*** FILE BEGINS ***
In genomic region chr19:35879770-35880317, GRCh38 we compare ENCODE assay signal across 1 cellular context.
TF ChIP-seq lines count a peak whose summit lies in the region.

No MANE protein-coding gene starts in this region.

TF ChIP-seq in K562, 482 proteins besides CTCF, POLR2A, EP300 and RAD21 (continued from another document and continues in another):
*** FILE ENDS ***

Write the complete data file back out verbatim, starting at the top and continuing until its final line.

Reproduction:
In genomic region chr19:35879770-35880317, GRCh38 we compare ENCODE assay signal across 1 cellular context.
TF ChIP-seq lines count a peak whose summit lies in the region.

No MANE protein-coding gene starts in this region.

TF ChIP-seq in K562, 482 proteins besides CTCF, POLR2A, EP300 and RAD21 (continued from another document and continues in another):